This is a first – I am going to write a blog about a book I haven’t actually read!

Last night I had the pleasure of going to listen to a reading by the great Roger McGough. If you haven’t come across McGough before he is a living legend, and his accessibility and at times sheer silliness is a joy. Just to save you the effort here’s a link to his Wikipedia page.  While I freely confess to not having read all of his collected poems – he has been writing for over 50 years, so that’s quite a collection – I have lived with his works and enjoyed his poetry pretty much all my life. And yes, of course I got him to sign my copy!mcgough

There is a particular pleasure in hearing a poet read their own works, and McGough’s gentle Scouse accent and throw-away lines are ideal for a public performance. There are plenty of recordings of him available if you want to see what I mean, and I would be shocked if he’s not got his own YouTube channel as well.

Many of McGough’s poems are short and funny, he can’t resist the worst of puns, and he doesn’t stretch the boundaries of poetic form too far. But having said all that faint praise, some of his works are wistful and elegaic. Just to give you a flavour, here’s “Let me die a youngman’s death”. (Notice all the compound words):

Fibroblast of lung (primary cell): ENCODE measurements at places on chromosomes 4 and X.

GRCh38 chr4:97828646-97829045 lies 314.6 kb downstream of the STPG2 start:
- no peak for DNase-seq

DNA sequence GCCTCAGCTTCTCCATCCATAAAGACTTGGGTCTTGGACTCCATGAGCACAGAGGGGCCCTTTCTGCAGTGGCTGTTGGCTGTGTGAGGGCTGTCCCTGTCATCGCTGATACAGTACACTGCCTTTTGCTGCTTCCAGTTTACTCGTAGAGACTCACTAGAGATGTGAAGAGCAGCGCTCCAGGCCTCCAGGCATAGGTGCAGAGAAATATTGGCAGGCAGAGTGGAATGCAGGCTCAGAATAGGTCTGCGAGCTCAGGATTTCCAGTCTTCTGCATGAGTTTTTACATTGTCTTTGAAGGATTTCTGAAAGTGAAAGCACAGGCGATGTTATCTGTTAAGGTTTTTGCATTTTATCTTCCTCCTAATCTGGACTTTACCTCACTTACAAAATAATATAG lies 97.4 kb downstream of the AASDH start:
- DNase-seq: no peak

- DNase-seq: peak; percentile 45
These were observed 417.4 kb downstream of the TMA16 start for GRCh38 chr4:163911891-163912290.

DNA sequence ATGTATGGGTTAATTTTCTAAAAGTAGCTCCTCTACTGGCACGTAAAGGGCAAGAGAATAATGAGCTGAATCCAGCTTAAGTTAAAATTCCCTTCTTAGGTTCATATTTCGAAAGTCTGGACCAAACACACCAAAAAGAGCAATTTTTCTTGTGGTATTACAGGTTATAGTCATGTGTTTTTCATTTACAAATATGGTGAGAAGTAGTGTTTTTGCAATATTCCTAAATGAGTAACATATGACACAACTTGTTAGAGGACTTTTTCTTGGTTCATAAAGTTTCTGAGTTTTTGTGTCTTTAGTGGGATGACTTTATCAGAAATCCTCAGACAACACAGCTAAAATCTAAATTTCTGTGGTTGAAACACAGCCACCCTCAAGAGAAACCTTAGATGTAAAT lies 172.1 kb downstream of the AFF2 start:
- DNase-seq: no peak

Let me die a youngman’s death
not a clean and inbetween
the sheets holywater death
not a famous-last-words
peaceful out of breath death

When I’m 73
and in constant good tumour
may I be mown down at dawn
by a bright red sports car
on my way home
from an allnight party

Or when I’m 91
with silver hair
and sitting in a barber’s chair
may rival gangsters
with hamfisted tommyguns burst in
and give me a short back and insides

Or when I’m 104
and banned from the Cavern
may my mistress
catching me in bed with her daughter
and fearing for her son
cut me up into little pieces
and throw away every piece but one

Let me die a youngman’s death
not a free from sin tiptoe in
candle wax and waning death
not a curtains drawn by angels borne
‘what a nice way to go’ death